Definition of inorganic in English:

inorganic

adjective

  • 1Not consisting of or deriving from living matter.

    • ‘The red cans are for inorganic garbage like plastic, cans and metal.’
    • ‘Minerals are inorganic materials that are essential to proper nutrition.’
    • ‘They probably developed both as ecological disaster forms and as a consequence of unusual marine chemistry that promoted inorganic and microbial calcification.’
    • ‘And the situation regarding fully inorganic artificial intelligence is not as clear-cut as it once was, given the experimentation with Cyborgs and prosthetic brain parts.’
    • ‘When the sample was heated to 850°C, the remaining inorganic residue represented more than 15% by weight of the original sample.’
    • ‘A mineral in the geologic sense is a naturally occurring, inorganic, crystalline solid.’
    • ‘They claim it is a clean, efficient way to dispose of materials that are non-recyclable, non-reusable and inorganic.’
    • ‘The use of inorganic fertilizers depletes natural resources and can impose a heavy financial and environmental cost.’
    • ‘However, other articles are more detailed and comprise tables of data collected from field experiments designed to test the effects of inorganic fertilizers on crop traits, such as yield, mineral content and crop storage quality.’
    • ‘As for the inorganic garbage that is disposed of every day in a household, it may be broken down right away through incineration.’
    • ‘The term ceramic refers to an inorganic material that is solid and nonmetallic.’
    • ‘Try to collect inorganic material that will not rot.’
    • ‘The astounding variety of microbes that subsist on inorganic materials without oxygen could be put to great use in much needed areas such as water treatment, waste disposal and pollution reduction.’
    • ‘Using hydroponics, inorganic fertiliser, electric light and genetic modification we could in theory feed the entire world from a multi-storey farm the size of Wales.’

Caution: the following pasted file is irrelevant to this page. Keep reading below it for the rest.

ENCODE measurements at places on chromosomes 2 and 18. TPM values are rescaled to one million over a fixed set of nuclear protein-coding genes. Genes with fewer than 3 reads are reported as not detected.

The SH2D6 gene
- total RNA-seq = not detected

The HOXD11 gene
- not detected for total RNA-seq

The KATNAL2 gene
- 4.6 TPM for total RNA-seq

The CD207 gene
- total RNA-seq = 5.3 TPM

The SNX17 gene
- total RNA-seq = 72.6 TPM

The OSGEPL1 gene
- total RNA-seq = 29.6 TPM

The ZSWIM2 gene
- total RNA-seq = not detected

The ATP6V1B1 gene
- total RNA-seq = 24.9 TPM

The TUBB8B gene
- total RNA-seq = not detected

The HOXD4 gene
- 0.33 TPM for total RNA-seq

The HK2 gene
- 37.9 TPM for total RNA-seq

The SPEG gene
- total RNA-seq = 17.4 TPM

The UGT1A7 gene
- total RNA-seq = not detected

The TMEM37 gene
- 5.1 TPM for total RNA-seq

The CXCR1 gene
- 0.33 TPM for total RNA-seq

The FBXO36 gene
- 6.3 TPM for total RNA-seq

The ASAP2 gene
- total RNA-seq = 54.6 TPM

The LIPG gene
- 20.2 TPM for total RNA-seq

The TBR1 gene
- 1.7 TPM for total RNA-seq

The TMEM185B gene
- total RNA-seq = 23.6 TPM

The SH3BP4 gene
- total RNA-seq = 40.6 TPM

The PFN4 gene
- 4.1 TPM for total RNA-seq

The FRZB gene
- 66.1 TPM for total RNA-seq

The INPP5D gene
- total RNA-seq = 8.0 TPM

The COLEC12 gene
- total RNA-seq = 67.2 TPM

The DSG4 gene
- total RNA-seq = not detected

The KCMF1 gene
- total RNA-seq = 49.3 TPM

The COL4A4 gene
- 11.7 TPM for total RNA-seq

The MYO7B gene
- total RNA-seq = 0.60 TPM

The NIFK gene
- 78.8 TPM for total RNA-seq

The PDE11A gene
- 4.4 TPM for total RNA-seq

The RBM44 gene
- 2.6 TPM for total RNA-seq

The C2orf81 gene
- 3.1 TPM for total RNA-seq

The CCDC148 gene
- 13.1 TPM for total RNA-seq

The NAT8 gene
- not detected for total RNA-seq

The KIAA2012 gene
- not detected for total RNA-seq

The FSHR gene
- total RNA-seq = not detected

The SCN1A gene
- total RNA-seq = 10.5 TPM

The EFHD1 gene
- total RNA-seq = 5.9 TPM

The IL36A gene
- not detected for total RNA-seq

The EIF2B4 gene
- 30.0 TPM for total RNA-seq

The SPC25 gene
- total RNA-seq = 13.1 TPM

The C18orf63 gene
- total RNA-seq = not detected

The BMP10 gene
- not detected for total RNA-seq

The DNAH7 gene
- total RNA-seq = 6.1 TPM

• ‘Materials that have crystalline structures are typically inorganic in nature (metal, ceramic, stone, some pigments).’
    • ‘If you prefer using inorganic fertiliser, one of the complete granular products should be sprinkled either side of where the seeds are to be planted.’
    • ‘Despite their plantlike outlines, these features are now known to be inorganic structures caused by a solution of manganese from within the beds that reprecipitated as oxides along cracks or along bones of fossils.’
    • ‘It is no more than a cleverly crafted lump of inorganic matter; its shape and working parts are contrived to facilitate the intended function: the switching around of the circuitry in clearly defined ways.’
    • ‘This neighbor is unable to understand that inorganic divisions amongst this human race, such as alliances, nations, ethnicities, will never stay static.’
    • ‘It will also yield valuable manure, provided it is not mixed with inorganic waste like plastic.’
    • ‘So I spent the next several years reading about how people recognise patterns in nature, how they discriminate among living things and things that are inorganic but natural, like rocks.’
    • ‘The term ‘fossil’ was used here to mean any object dug up, including minerals and inorganic materials as well as fossils in the modern sense.’
    inanimate, not living, lifeless, dead, defunct, extinct, inert
    View synonyms
    1. 1.1 Without organized physical structure.
  • 2Chemistry
    Relating to or denoting compounds which are not organic (broadly, compounds not containing carbon)

    • ‘In the chemistry laboratory, ultraviolet and visible spectroscopy (UV-vis spectroscopy) is used to study molecules and inorganic ions in solution.’
    • ‘Under sulphur-deficient conditions, reduced protein synthesis is accompanied by the accumulation of organic and inorganic nitrogenous compounds.’
    • ‘Addition reactions of inorganic molecules occur when an atom has more than one valence.’
    • ‘Similarly, if the compound is inorganic, an organic solvent, such as water, is needed.’
    • ‘Both organic and inorganic compounds experience elimination reactions.’
  • 3Linguistics
    Not explainable by the normal processes of etymology.

Pronunciation

inorganic

/ˌɪnɔrˈɡænɪk//ˌinôrˈɡanik/